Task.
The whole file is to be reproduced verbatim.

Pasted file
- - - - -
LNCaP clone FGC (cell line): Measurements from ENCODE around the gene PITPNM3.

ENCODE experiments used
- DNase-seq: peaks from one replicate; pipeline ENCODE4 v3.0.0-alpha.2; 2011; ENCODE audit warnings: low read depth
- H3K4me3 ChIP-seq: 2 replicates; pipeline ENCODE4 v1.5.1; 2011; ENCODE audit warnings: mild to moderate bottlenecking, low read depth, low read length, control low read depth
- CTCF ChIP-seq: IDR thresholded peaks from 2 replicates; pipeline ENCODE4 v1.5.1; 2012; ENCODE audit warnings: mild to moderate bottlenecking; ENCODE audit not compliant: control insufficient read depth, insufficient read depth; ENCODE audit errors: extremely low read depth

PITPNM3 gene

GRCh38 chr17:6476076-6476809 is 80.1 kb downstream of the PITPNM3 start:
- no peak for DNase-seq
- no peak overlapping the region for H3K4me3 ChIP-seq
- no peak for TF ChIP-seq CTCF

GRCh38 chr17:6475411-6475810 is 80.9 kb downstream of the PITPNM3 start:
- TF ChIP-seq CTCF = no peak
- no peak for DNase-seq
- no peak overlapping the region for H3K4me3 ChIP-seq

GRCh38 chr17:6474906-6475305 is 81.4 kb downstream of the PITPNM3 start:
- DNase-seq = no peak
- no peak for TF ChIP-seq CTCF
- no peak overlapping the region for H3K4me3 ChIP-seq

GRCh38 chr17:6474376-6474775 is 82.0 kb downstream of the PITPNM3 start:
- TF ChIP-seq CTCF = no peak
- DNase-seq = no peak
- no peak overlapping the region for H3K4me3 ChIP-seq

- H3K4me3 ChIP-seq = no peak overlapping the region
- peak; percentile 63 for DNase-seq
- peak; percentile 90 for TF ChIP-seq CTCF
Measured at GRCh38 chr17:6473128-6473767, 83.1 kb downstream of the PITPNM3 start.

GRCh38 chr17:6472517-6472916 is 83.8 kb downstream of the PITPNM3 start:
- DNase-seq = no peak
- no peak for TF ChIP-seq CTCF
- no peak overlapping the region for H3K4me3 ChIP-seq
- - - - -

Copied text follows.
LNCaP clone FGC (cell line): Measurements from ENCODE around the gene PITPNM3.

ENCODE experiments used
- DNase-seq: peaks from one replicate; pipeline ENCODE4 v3.0.0-alpha.2; 2011; ENCODE audit warnings: low read depth
- H3K4me3 ChIP-seq: 2 replicates; pipeline ENCODE4 v1.5.1; 2011; ENCODE audit warnings: mild to moderate bottlenecking, low read depth, low read length, control low read depth
- CTCF ChIP-seq: IDR thresholded peaks from 2 replicates; pipeline ENCODE4 v1.5.1; 2012; ENCODE audit warnings: mild to moderate bottlenecking; ENCODE audit not compliant: control insufficient read depth, insufficient read depth; ENCODE audit errors: extremely low read depth

PITPNM3 gene

GRCh38 chr17:6476076-6476809 is 80.1 kb downstream of the PITPNM3 start:
- no peak for DNase-seq
- no peak overlapping the region for H3K4me3 ChIP-seq
- no peak for TF ChIP-seq CTCF

GRCh38 chr17:6475411-6475810 is 80.9 kb downstream of the PITPNM3 start:
- TF ChIP-seq CTCF = no peak
- no peak for DNase-seq
- no peak overlapping the region for H3K4me3 ChIP-seq

GRCh38 chr17:6474906-6475305 is 81.4 kb downstream of the PITPNM3 start:
- DNase-seq = no peak
- no peak for TF ChIP-seq CTCF
- no peak overlapping the region for H3K4me3 ChIP-seq

GRCh38 chr17:6474376-6474775 is 82.0 kb downstream of the PITPNM3 start:
- TF ChIP-seq CTCF = no peak
- DNase-seq = no peak
- no peak overlapping the region for H3K4me3 ChIP-seq

- H3K4me3 ChIP-seq = no peak overlapping the region
- peak; percentile 63 for DNase-seq
- peak; percentile 90 for TF ChIP-seq CTCF
Measured at GRCh38 chr17:6473128-6473767, 83.1 kb downstream of the PITPNM3 start.

GRCh38 chr17:6472517-6472916 is 83.8 kb downstream of the PITPNM3 start:
- DNase-seq = no peak
- no peak for TF ChIP-seq CTCF
- no peak overlapping the region for H3K4me3 ChIP-seq